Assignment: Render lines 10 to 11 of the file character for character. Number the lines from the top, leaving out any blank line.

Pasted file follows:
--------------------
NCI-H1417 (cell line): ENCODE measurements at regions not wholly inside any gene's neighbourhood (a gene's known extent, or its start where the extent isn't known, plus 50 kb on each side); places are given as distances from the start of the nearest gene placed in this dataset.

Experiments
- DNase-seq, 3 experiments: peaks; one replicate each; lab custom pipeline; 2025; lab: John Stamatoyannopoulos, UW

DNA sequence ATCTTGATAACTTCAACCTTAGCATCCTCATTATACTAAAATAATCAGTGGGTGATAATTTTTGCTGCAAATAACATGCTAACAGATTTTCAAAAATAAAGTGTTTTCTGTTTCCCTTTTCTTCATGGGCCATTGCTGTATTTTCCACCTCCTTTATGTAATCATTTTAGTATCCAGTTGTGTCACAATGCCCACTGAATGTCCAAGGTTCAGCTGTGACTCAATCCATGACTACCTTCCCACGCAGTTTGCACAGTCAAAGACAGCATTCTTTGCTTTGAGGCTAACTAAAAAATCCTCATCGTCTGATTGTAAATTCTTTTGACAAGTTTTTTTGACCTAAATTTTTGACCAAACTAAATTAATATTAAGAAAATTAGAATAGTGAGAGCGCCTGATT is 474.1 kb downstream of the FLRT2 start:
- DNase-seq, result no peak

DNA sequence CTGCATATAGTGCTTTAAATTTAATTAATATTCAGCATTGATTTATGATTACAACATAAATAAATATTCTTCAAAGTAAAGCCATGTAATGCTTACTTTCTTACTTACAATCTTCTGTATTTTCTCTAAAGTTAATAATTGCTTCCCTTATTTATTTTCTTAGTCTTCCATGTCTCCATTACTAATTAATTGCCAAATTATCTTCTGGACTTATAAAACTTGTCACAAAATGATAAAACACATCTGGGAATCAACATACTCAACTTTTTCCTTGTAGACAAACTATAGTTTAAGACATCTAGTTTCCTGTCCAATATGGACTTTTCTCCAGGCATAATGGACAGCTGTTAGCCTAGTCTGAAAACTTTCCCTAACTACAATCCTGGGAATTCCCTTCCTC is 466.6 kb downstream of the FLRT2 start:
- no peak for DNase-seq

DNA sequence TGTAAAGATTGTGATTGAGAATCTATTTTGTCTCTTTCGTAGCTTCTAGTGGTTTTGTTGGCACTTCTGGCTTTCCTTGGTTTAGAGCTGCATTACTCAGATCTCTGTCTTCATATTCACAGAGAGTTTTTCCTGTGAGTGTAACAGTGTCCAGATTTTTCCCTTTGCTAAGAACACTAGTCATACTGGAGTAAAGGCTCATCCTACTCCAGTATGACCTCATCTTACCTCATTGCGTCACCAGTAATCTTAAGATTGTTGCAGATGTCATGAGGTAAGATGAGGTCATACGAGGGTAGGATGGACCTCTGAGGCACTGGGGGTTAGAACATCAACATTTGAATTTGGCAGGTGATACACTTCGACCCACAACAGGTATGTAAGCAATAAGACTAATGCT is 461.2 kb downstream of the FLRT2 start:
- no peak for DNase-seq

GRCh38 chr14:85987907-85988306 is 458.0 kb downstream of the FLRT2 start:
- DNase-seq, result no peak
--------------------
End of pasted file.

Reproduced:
GRCh38 chr14:85987907-85988306 is 458.0 kb downstream of the FLRT2 start:
- DNase-seq, result no peak